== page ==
Sweden’s second-largest pension investor, the national pension fund AP7, divested SEK1.2bn (€106m) of holdings a few days ago in seven companies it has now added to its blacklist.

All seven have been banned from the SEK1.1trn (€94bn) state-run pension fund for having large-scale oil extraction or coal production operations – without a climate change plan in place, according to an announcement from the fund.

Five of the seven newly-excluded companies are Chinese, with one being an Indian firm and the other Saudi Arabian.

AP7, which runs the default option in Sweden’s first-pillar defined-contribution premium pension system, said: “Phase-out of coal as an energy source is the single most important measure to curb climate change, and has therefore been in focus.”

The excluded companies include China Petroleum & Chemical Corporation, PetroChina Company, Shanxi Coal International Energy Group, Wintime Energy Group, Zhejiang Zheneng Electric Power – all from China.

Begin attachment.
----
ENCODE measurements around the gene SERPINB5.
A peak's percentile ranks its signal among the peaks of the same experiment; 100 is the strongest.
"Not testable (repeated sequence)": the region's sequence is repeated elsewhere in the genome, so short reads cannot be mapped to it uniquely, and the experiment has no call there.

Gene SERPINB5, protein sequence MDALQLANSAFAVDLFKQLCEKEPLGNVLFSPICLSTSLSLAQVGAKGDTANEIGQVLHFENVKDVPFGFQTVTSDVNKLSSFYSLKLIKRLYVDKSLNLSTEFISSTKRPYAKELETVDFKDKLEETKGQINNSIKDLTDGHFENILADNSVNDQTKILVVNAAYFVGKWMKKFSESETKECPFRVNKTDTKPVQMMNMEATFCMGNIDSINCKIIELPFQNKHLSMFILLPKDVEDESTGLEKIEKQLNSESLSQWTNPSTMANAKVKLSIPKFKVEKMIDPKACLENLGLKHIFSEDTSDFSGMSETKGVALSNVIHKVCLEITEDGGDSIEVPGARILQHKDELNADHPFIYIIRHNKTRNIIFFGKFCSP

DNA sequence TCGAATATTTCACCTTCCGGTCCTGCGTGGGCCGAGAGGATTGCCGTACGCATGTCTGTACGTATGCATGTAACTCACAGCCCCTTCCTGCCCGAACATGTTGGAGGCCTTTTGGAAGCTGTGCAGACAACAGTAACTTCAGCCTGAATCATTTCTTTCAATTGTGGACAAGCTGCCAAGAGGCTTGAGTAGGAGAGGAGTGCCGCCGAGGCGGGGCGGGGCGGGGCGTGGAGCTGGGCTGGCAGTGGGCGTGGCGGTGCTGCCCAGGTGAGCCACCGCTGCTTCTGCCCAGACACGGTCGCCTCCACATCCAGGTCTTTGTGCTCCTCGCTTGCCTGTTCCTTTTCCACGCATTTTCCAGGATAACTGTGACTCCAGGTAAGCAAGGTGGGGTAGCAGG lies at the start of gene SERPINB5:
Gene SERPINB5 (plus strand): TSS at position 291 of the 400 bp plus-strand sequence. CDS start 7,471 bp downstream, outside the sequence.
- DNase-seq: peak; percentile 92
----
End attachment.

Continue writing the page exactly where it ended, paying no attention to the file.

Also excluded are Oil and Natural Gas Corporation of India, and the Saudi Arabian Oil Company (Saudi Aramco).

The number of Chinese companies on AP7’s blacklist is growing, with the pension fund having banished Shanghai Electric Power Co and Datang International Power Generation Co in the second half of last year because of their large coal operations.

Meanwhile, two stocks have been brought back into AP7’s investable universe. Brookfield Corporation and Rolls-Royce Holdings are no longer blacklisted, the pension fund said, because there was “no verified information about ongoing norm violations” by the companies.

Taking these decisions into account, the latest exclusions lengthen AP7’s substantial blacklist to 110 companies, from 106 at the previous six-monthly exclusion list update published by the pension fund in December.

AP7 said it expanded its Paris Agreement review back in 2020, and started blacklisting coal companies which had a big climate impact and expansion plans. Two years later, it said, the requirements were then made stricter, dictating that firms without transition plans with large-scale coal operations or oil sands extraction would be excluded.

“During 2024, AP7 has continued to evolve the criterion to include large oil companies without transition plans, which are thus deemed to act in violation of the Paris Agreement,” the Stockholm-based institution said in Tuesday’s statement.

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